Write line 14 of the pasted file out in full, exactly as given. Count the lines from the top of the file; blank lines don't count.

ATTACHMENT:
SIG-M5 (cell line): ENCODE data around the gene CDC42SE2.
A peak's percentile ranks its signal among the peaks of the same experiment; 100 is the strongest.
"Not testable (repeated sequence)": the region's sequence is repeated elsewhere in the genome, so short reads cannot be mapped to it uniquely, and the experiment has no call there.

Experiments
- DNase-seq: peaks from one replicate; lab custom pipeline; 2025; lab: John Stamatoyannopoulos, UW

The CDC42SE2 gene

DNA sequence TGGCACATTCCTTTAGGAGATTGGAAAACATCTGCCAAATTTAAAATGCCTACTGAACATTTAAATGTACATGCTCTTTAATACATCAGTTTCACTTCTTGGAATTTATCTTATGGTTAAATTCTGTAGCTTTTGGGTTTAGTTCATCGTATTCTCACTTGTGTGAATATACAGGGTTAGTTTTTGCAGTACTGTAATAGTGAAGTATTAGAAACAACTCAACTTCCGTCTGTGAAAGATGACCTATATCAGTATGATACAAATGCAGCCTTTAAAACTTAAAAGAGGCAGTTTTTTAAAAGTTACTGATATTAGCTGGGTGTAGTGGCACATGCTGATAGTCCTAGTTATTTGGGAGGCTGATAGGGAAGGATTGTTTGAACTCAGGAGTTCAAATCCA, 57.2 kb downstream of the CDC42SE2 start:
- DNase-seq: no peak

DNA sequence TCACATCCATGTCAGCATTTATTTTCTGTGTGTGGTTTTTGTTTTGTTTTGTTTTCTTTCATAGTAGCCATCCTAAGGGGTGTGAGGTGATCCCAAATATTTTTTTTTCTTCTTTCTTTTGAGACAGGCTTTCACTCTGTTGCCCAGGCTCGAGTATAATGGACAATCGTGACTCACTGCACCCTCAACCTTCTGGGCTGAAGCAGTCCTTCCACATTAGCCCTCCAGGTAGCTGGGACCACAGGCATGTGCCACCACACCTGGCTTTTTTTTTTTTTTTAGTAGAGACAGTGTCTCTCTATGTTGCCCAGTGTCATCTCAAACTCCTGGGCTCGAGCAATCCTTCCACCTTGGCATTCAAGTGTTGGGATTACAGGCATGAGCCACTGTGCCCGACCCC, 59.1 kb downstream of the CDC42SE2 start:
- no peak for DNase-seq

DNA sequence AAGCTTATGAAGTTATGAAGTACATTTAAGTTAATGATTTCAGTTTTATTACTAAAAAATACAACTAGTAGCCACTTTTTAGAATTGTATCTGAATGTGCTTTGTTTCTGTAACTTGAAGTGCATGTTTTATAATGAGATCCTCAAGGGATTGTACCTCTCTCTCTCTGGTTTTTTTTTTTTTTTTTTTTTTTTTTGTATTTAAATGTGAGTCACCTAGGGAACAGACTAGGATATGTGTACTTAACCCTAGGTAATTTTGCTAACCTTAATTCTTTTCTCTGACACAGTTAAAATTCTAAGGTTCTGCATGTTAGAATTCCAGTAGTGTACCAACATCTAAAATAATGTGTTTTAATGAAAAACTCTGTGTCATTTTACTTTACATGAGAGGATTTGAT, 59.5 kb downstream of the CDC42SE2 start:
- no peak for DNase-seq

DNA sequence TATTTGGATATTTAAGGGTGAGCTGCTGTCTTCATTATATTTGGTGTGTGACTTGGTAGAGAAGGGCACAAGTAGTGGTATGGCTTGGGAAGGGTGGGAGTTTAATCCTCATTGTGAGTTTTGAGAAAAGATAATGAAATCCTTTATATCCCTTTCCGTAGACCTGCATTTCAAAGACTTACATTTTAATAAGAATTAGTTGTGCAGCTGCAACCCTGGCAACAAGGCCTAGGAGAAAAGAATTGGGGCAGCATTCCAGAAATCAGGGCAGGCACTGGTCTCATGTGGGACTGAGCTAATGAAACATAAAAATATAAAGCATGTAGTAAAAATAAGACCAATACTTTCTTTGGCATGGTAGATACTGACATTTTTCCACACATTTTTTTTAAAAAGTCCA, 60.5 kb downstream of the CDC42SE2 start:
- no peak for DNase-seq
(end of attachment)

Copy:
- no peak for DNase-seq